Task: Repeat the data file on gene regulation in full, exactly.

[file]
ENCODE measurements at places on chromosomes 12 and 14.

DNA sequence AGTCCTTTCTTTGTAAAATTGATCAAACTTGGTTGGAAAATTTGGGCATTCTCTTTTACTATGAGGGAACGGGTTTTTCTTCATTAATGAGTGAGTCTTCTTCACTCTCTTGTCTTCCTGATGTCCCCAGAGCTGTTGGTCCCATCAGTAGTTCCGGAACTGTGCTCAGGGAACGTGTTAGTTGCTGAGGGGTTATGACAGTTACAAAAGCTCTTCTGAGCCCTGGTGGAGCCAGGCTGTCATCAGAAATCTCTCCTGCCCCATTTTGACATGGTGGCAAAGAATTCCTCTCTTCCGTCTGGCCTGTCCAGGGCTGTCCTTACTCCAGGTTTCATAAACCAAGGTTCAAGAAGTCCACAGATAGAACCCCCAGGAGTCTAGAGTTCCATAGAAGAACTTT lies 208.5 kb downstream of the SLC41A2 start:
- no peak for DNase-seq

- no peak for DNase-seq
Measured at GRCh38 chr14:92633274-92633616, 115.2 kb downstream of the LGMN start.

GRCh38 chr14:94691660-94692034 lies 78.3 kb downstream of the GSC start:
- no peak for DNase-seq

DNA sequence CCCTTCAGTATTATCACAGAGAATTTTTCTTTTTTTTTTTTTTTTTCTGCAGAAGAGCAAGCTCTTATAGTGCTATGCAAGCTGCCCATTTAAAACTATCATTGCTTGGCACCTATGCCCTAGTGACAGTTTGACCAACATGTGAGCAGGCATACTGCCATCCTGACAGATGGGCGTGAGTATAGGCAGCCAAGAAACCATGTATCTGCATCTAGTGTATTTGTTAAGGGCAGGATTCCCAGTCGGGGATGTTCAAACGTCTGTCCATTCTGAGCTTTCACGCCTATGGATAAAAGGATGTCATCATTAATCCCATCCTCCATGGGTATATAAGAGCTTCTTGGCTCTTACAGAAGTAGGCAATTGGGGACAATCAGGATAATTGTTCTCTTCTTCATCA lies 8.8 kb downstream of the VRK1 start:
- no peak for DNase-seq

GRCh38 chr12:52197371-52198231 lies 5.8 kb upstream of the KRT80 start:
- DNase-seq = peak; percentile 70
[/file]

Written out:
ENCODE measurements at places on chromosomes 12 and 14.

DNA sequence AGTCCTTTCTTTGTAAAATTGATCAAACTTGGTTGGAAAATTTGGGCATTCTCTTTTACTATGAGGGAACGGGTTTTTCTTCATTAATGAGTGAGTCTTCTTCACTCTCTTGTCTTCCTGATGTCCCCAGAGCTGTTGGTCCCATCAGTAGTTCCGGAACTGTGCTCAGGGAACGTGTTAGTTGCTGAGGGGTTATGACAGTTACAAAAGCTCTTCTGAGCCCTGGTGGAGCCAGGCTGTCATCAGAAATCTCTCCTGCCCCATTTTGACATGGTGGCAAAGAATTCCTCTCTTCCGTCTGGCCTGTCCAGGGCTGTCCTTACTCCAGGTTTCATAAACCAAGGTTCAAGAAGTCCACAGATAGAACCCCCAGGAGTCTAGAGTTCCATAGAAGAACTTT lies 208.5 kb downstream of the SLC41A2 start:
- no peak for DNase-seq

- no peak for DNase-seq
Measured at GRCh38 chr14:92633274-92633616, 115.2 kb downstream of the LGMN start.

GRCh38 chr14:94691660-94692034 lies 78.3 kb downstream of the GSC start:
- no peak for DNase-seq

DNA sequence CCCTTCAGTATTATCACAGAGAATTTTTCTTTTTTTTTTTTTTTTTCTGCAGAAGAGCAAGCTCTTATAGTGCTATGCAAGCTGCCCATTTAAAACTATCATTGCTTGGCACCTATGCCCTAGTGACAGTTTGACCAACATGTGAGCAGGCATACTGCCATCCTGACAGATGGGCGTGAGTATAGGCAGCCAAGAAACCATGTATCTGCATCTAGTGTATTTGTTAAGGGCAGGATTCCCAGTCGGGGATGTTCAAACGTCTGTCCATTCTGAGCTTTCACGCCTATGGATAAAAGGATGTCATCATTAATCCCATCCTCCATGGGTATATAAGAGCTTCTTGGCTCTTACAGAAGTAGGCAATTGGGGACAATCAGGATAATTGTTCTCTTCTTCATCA lies 8.8 kb downstream of the VRK1 start:
- no peak for DNase-seq

GRCh38 chr12:52197371-52198231 lies 5.8 kb upstream of the KRT80 start:
- DNase-seq = peak; percentile 70